wherein the polymer tie layer provides the only form of attachment between the wire strands and the core, and
wherein the angle between the wire strands and the longitudinal central axis is from 10 to 45 degrees.
22. A guide wire of claim 21, wherein the polymer tie layer is disposed on the entire distal end of the guide wire.
23. A guide wire of claim 21, wherein the guide wire further comprises a second coil disposed at the distal end.
24. A guide wire of claim 23, wherein at least a portion of the second coil is not covered by the polymer tie layer.
25. A guide wire of claim 21, wherein the guide wire further comprises a radiopaque tip disposed at the distal end.
26. A guide wire of claim 25, wherein the radiopaque tip comprises a polymer containing radiopaque material.
27. A guide wire of claim 21, wherein the guide wire has a distal end and the core extends to the distal end of the guide wire.
28. A guide wire of claim 21, wherein the guide wire has a distal end and the core does not extend to the distal end of the guide wire.
29. A guide wire of claim 21, wherein the wire strands have distal ends and the core extends past the distal ends of the wire strands.
30. A guide wire of claim 21, wherein the length of the guide wire is from 30 to 350 cm.
31. A guide wire of claim 21, wherein the length of the guide wire is from 150 to 320 cm.
32. A guide wire of claim 21, wherein the guide wire has an outer diameter of from 0.013 to 0.097 cm.
33. A guide wire of claim 21, wherein the guide wire comprises 5 to 8 wire strands.
34. A guide wire of claim 21, wherein the wire strands have lengths of from 1 to 80 cm.
35. A guide wire of claim 21, wherein the wire strands have outer diameters of from 0.0025 to 0.025 cm.
36. A guide wire of claim 21, wherein the tapered distal region of the core has a length of from 5 to 80 cm.
37. A guide wire of claim 21, wherein the angle between the wire strands and the central longitudinal axis is from 15 to 30 degrees.
38. A guide wire of claim 21, wherein the entire core is disposed within the interior of the single coil.
39. A guide wire comprising:
an elongate, flexible core having a proximal region, a proximal end, a distal region, and a distal end;
a single coil comprising 3 to 24 wire strands, each of the 3 to 24 wire strands being formed in a single helix and wrapped helically parallel to one another to thereby form the single coil, the single coil having a longitudinal central axis and an interior, and the single coil being disposed distal to the distal end of the elongate, flexible core; and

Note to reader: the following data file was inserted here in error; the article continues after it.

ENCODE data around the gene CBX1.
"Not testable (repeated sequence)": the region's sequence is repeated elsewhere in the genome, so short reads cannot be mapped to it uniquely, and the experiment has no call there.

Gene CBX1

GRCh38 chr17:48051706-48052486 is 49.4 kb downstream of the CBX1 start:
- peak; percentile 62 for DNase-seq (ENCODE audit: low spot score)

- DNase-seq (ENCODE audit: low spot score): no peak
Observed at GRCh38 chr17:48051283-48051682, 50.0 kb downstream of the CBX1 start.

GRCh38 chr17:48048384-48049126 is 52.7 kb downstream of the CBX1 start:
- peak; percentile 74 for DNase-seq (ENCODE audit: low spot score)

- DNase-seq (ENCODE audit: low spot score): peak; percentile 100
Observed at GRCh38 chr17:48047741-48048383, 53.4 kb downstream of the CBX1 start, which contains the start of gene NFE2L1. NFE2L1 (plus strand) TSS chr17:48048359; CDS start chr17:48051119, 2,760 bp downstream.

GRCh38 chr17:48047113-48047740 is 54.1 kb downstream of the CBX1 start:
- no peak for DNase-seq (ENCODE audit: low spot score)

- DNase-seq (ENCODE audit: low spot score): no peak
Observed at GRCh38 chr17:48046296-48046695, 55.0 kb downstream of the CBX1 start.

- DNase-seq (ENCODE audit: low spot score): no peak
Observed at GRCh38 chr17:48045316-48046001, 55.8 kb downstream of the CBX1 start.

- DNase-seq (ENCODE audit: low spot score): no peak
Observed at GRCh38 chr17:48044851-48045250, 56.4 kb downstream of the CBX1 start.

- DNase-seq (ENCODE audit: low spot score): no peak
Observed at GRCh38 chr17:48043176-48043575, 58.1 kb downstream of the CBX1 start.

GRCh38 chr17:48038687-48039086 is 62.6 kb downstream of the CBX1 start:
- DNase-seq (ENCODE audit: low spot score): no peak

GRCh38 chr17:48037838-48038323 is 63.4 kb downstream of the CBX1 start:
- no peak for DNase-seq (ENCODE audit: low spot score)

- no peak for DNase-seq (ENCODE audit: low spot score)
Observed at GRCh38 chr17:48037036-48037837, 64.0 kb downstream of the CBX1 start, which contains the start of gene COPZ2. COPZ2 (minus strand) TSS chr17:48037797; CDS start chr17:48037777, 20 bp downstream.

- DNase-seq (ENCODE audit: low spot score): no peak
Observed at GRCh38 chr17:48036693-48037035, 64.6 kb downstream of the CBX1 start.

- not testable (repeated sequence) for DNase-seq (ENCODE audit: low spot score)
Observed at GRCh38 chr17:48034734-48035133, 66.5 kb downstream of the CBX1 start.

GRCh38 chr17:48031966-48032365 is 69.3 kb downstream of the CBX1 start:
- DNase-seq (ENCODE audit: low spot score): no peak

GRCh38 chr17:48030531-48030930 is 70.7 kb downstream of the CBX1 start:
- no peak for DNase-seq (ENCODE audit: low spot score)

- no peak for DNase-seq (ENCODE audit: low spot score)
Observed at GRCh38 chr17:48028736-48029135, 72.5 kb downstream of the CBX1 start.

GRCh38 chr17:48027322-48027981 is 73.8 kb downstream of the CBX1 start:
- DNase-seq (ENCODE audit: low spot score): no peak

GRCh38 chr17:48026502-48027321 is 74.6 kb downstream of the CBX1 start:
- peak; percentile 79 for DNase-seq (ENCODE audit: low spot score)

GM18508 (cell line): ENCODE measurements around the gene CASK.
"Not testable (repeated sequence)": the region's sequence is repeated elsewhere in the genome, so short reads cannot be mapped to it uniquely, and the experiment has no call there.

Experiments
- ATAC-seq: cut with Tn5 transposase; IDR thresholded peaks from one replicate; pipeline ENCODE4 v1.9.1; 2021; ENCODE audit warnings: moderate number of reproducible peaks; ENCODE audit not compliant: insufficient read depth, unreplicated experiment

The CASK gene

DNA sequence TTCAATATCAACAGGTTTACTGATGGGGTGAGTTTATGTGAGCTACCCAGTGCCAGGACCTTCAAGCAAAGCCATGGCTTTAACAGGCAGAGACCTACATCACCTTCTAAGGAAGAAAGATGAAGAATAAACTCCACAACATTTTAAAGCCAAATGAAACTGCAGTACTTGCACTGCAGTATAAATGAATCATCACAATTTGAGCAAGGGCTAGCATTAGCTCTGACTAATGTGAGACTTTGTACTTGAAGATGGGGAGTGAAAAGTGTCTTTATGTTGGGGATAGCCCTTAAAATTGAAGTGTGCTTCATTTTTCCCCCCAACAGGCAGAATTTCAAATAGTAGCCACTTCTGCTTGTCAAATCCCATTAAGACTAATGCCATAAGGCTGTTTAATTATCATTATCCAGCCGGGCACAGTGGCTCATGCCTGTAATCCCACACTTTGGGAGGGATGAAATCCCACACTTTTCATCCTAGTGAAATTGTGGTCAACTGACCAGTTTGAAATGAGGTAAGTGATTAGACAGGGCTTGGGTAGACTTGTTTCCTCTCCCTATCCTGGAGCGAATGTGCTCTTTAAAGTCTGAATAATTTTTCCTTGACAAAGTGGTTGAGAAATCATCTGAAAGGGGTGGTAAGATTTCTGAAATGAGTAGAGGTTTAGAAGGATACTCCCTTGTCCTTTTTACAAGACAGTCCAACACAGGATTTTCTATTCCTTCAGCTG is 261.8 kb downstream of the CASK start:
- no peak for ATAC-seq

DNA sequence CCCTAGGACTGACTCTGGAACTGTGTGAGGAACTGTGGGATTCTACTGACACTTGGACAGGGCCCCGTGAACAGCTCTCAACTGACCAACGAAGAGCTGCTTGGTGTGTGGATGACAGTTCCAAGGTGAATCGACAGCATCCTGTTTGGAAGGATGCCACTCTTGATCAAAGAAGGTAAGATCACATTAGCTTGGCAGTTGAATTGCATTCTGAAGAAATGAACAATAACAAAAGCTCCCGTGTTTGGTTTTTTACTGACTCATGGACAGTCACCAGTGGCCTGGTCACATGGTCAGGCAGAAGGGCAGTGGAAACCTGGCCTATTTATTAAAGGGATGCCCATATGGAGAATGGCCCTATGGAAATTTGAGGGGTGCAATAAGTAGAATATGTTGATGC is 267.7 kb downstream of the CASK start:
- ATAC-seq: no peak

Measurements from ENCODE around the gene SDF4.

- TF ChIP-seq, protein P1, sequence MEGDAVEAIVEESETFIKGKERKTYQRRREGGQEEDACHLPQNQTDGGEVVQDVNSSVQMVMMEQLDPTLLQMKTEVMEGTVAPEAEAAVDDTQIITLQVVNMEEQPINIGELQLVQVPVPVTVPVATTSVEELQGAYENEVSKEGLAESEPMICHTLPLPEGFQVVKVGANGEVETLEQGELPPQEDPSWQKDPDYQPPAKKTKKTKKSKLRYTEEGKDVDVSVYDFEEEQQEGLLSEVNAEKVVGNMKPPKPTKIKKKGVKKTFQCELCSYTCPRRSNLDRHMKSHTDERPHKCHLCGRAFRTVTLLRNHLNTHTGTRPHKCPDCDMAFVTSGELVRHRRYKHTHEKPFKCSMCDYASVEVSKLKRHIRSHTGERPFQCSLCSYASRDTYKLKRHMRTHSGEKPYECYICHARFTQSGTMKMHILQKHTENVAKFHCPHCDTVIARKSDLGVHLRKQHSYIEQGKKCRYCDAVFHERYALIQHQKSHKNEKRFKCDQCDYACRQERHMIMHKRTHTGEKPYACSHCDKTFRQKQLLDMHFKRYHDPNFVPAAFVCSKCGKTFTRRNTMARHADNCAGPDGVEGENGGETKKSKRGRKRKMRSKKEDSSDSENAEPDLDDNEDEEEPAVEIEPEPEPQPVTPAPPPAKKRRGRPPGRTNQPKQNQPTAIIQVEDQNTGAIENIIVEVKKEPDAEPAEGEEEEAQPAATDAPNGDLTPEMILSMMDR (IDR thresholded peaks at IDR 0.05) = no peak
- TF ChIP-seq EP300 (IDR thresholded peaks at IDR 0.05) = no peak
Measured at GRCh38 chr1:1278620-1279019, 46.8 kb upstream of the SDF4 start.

a polymer tie layer disposed on at least a portion of the wire strands and at least a portion of the elongate, flexible core, and
wherein the angle between the wire strands and the longitudinal central axis is from 10 to 45 degrees.
Description
FIELD OF THE INVENTION

This invention relates to a guide wire for use in surgical intervention procedures. In particular, this invention relates to a guide wire with a distal tip having multiple filaments.

BACKGROUND OF THE INVENTION

Guide wires are generally elongate structures for use in medical procedures. During such procedures, a distal portion of the wire is positioned within a lumen of a patient's body to acquire and/or maintain access to a region of interest. For example, such a region of interest of a patient's body may include a locally stenosed lumen at a location in the patient's vascular system. A catheter can be advanced over a guide wire for treatment or diagnostic purposes.

The guide wire and catheter are positioned within the patient's body by an operator such as a medical doctor. A proximal portion of the wire and a proximal portion of the catheter extend outwardly from the patient's body for manipulation by the operator. The operator steers the guide wire to a treatment site by forming a small bend on the distal end of the wire, introducing the wire percutaneously into the patient's body, and advancing and torqueing the guide wire until the region of interest is reached. The guide wire can be directed into an off-axis channel by torqueing the wire until the bent tip enters the channel and then advancing the guide wire further into the channel. In the case of over-the-wire systems, at least a portion of the wire must extend proximally relative to the proximal end of the catheter, thereby allowing the catheter to be manipulated axially relative to the wire.

Guide wires may be maintained at an intended axial position within the lumen of the patient's body so as to afford access to a treatment or diagnostic site. The wire may be maintained by any means that enable the relative position of the wire to be established within the lumen, such as by an anchored distal protection device, or by manually maintaining the position of the wire within the lumen. Once an axial position is established, the wire is maintained in position to allow devices such as a balloon catheter, a stent, a distal protection device, an atherectomy catheter, a thrombectomy catheter, or the like to be advanced over the wire to the treatment or diagnostic site.